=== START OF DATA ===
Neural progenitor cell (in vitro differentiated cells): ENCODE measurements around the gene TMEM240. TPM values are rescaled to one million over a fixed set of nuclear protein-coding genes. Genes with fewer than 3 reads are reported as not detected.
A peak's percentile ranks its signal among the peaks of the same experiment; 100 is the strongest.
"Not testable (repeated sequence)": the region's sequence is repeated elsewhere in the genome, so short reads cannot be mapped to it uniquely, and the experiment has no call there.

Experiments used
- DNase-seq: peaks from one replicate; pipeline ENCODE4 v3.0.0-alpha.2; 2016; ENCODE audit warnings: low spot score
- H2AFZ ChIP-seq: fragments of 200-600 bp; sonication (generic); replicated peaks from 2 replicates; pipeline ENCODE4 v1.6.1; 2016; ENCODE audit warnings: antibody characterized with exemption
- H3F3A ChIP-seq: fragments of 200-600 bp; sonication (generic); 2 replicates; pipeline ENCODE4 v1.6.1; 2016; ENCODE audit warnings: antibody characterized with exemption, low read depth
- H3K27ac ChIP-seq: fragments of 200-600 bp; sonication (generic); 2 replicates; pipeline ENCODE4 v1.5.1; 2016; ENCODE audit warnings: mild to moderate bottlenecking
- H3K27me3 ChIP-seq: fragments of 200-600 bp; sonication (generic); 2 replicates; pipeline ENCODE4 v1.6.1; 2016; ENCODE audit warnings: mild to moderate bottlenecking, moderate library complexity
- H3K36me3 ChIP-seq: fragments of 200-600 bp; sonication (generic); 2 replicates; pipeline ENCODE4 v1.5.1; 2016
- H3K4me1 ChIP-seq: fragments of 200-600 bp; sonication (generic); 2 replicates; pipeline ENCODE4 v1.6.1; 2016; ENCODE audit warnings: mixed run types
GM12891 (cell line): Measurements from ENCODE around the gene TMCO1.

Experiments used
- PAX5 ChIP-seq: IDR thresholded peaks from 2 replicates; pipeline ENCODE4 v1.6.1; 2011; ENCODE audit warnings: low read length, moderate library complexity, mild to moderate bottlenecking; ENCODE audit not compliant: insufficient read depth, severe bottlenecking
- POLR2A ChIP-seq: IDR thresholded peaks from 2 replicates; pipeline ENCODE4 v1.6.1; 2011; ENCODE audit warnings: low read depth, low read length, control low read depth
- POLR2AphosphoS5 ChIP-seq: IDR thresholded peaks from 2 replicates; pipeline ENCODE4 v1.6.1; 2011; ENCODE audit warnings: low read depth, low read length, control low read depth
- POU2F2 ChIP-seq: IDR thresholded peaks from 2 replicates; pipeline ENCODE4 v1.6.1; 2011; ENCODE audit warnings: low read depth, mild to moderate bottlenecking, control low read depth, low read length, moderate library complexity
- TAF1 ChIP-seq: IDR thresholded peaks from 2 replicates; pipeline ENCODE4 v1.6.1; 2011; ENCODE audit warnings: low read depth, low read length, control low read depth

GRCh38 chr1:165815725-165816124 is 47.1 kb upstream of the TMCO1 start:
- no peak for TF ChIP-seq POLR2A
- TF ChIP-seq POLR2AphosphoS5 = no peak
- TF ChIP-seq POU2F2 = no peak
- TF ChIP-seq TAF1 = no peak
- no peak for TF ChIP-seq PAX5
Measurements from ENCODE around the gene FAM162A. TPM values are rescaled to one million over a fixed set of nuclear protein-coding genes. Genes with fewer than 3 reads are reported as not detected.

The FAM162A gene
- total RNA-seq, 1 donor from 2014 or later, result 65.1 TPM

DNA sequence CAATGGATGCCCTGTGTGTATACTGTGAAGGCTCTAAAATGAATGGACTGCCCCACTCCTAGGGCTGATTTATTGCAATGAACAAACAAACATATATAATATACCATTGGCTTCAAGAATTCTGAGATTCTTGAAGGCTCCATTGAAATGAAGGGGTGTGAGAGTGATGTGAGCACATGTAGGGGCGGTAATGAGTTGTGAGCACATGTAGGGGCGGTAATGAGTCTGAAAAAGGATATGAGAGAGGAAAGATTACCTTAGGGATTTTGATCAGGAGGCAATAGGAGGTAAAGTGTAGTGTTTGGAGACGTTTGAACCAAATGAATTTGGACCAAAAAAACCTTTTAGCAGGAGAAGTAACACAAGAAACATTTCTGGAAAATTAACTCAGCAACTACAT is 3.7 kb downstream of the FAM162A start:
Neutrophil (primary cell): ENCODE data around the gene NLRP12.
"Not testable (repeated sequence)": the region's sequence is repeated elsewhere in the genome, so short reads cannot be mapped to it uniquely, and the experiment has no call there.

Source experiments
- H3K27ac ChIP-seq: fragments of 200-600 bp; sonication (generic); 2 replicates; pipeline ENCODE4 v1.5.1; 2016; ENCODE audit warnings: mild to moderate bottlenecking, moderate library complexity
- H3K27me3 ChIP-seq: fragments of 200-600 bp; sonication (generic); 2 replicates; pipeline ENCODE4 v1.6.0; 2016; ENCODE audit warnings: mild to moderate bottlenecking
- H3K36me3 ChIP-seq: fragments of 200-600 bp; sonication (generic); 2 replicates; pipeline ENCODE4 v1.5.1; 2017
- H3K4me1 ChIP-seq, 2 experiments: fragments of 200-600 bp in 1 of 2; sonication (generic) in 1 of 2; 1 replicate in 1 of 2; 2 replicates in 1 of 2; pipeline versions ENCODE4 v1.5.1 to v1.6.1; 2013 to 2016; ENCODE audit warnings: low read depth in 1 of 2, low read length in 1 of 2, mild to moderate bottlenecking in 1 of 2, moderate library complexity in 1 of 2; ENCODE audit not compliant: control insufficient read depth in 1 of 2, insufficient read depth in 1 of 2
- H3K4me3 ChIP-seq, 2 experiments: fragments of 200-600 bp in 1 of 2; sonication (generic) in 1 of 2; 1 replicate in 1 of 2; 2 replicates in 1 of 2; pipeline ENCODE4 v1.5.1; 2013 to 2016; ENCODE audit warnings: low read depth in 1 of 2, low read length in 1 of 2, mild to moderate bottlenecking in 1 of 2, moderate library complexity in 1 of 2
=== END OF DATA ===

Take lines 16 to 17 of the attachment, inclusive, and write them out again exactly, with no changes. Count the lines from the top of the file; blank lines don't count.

- POLR2AphosphoS5 ChIP-seq: IDR thresholded peaks from 2 replicates; pipeline ENCODE4 v1.6.1; 2011; ENCODE audit warnings: low read depth, low read length, control low read depth
- POU2F2 ChIP-seq: IDR thresholded peaks from 2 replicates; pipeline ENCODE4 v1.6.1; 2011; ENCODE audit warnings: low read depth, mild to moderate bottlenecking, control low read depth, low read length, moderate library complexity